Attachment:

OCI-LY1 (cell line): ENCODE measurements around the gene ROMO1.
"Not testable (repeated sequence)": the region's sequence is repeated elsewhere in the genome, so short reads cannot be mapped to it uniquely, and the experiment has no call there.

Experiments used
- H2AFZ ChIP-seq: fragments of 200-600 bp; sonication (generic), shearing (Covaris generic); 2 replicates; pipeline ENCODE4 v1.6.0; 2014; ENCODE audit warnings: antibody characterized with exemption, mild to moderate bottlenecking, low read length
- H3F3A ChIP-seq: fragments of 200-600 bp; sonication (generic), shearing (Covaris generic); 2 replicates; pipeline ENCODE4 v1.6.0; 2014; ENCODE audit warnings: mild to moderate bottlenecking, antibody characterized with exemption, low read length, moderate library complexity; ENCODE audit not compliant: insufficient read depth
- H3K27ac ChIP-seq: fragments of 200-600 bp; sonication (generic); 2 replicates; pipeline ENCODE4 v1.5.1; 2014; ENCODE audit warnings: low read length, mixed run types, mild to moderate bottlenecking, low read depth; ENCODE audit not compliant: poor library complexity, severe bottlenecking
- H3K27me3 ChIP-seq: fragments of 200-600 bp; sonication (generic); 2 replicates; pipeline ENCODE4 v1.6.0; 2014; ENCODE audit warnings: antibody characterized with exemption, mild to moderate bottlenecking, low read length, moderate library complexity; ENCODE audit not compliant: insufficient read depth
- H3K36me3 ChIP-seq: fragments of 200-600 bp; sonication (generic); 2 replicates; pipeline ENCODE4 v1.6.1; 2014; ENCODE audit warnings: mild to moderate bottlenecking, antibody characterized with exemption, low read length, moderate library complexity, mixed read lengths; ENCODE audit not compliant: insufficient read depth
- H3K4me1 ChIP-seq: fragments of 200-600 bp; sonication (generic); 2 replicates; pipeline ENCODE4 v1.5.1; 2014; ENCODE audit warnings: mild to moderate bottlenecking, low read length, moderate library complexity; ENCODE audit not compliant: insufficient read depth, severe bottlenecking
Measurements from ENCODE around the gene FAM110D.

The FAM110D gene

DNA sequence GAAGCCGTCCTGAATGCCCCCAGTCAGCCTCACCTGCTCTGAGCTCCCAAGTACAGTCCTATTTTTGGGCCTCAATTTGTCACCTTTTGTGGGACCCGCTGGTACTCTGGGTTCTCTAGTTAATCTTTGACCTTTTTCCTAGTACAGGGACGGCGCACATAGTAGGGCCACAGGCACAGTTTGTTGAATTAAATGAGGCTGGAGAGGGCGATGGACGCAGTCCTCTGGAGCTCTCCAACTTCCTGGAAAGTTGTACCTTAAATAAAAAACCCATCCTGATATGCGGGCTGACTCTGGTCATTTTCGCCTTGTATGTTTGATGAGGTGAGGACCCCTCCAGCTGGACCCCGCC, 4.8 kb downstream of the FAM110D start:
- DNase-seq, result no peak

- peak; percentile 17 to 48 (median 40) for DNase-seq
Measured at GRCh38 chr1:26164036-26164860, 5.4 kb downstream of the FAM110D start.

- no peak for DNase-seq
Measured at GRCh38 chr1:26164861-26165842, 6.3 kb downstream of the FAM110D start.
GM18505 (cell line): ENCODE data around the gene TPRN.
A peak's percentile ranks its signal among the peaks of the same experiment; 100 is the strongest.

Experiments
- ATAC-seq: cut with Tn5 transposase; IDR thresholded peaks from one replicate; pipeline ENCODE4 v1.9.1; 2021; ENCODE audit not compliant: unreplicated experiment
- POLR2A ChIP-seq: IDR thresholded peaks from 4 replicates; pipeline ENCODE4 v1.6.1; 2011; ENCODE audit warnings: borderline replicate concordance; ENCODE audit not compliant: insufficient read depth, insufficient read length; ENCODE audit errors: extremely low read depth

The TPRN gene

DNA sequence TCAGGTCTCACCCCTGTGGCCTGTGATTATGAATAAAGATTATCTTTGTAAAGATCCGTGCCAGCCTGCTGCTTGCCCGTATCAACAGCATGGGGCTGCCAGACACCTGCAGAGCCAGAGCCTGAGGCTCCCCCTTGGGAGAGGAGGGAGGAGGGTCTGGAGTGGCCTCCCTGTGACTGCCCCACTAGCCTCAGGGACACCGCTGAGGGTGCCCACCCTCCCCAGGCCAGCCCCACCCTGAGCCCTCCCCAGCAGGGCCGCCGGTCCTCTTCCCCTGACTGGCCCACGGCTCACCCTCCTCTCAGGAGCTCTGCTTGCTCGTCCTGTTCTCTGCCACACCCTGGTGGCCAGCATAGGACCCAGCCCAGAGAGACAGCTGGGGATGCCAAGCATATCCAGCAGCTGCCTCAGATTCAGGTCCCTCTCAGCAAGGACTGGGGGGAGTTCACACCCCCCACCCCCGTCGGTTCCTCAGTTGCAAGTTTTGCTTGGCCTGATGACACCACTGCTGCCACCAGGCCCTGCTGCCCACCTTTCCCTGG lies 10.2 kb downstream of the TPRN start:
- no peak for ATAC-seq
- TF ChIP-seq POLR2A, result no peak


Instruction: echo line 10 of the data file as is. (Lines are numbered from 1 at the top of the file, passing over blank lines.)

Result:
Measurements from ENCODE around the gene FAM110D.